Advice given to me at graduation by one of my English professors, Judith Plotz: “Carry a good anthology of poetry on your travels.”
As a scholar of Romanticism, Professor Plotz introduced me to some of my (now) favorite poets, including the English peasant poet John Clare. She taught me to memorize poetry, believing in its powers to sustain a person. She measured her love for poetry like the cadence of one’s gait, each word dropped like a step upon the earth. I’m thinking back to her advice now, as I do more walking and prepare to spend over 8 hours straight walking in the Sierra Club’s annual One Day Hike.
Recently, another of my former English professors, Margaret Soltan (University Diaries), has begun to record an online poetry lecture series at Udemy, called Modern Poetry. Her focus is on Modernism and Post-Modernism. It’s a free online course, so no risk in poking around and seeing if you enjoy it. Every human being owes themselves this appreciation of language and its power. In particular, Professor Soltan goes through detailed analyses of certain famous poems, such as Ashbery’s “Self-Portrait in a Convex Mirror“. But it’s also just nice to listen to her speak of poetry in general.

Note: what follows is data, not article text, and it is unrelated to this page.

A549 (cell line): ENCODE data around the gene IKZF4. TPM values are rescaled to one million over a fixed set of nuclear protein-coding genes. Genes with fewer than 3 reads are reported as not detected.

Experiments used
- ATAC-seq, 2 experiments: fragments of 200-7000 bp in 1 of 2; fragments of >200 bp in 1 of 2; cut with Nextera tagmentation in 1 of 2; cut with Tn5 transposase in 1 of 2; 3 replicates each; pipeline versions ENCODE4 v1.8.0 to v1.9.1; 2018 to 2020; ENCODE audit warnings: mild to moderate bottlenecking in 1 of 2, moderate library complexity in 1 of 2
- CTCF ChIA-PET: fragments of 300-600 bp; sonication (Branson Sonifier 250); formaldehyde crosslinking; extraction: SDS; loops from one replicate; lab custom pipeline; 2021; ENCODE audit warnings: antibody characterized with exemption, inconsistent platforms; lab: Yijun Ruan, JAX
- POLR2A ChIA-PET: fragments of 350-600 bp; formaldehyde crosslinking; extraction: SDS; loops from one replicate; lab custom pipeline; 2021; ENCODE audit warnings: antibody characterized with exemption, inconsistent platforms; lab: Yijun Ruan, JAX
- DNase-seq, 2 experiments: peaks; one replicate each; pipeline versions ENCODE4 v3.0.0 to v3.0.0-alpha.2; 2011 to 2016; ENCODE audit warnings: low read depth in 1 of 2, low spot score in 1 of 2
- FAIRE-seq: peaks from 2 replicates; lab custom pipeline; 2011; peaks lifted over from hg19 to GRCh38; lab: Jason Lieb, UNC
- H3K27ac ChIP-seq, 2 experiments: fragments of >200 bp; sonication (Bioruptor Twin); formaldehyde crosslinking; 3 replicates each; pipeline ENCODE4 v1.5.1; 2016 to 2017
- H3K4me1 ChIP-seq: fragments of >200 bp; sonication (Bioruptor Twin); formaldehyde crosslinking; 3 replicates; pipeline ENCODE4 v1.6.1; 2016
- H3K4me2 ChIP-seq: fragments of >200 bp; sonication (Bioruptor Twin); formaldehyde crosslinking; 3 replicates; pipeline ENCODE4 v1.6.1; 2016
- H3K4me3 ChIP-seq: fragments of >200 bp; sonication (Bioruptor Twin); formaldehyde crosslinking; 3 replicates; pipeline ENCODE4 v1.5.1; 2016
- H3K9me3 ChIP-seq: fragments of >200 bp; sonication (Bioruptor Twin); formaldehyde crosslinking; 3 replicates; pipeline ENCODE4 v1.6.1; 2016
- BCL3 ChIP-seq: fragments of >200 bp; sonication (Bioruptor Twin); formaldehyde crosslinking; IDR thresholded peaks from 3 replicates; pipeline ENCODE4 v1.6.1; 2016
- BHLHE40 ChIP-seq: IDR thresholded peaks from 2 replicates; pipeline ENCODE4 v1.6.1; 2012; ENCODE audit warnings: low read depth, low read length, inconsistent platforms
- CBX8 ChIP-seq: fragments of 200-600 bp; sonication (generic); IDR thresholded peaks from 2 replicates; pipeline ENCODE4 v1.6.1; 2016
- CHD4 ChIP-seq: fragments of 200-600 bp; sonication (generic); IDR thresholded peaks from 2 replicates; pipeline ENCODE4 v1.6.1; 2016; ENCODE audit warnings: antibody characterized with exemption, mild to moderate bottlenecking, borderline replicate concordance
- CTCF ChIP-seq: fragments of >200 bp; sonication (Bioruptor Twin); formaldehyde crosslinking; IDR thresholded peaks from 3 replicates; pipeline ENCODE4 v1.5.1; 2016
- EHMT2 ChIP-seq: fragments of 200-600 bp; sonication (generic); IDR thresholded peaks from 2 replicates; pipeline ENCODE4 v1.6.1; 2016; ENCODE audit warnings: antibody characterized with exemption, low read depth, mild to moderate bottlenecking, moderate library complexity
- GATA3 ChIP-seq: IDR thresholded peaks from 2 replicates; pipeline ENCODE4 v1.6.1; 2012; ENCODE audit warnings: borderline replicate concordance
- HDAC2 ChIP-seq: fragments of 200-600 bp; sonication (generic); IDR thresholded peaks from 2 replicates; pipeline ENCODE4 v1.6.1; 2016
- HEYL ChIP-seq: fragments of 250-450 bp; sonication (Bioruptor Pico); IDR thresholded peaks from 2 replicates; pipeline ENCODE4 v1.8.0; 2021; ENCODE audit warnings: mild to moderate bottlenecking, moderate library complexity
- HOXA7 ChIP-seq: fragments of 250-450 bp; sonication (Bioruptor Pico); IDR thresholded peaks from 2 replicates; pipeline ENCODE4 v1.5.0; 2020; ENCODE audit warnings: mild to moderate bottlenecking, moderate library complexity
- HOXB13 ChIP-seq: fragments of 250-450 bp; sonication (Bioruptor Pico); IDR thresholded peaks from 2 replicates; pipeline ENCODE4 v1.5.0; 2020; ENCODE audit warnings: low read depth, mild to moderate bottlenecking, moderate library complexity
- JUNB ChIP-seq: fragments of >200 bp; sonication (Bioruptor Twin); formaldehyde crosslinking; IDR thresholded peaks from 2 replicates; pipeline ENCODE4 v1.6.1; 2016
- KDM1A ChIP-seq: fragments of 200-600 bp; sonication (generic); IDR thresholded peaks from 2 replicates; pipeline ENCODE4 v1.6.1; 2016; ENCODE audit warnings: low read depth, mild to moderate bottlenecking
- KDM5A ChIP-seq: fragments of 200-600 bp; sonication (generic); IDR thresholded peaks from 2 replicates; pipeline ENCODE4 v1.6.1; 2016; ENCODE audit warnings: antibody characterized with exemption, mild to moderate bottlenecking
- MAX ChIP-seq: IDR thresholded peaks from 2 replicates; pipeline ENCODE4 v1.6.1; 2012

Give poetry a chance, especially if you’re only ever been forced to read it. Especially if you find it challenging. Poetry expands your understanding of the breadth and depth of human experience, shaping language to express desire, pain, tedium.
“The present moment is constantly slipping into the past…”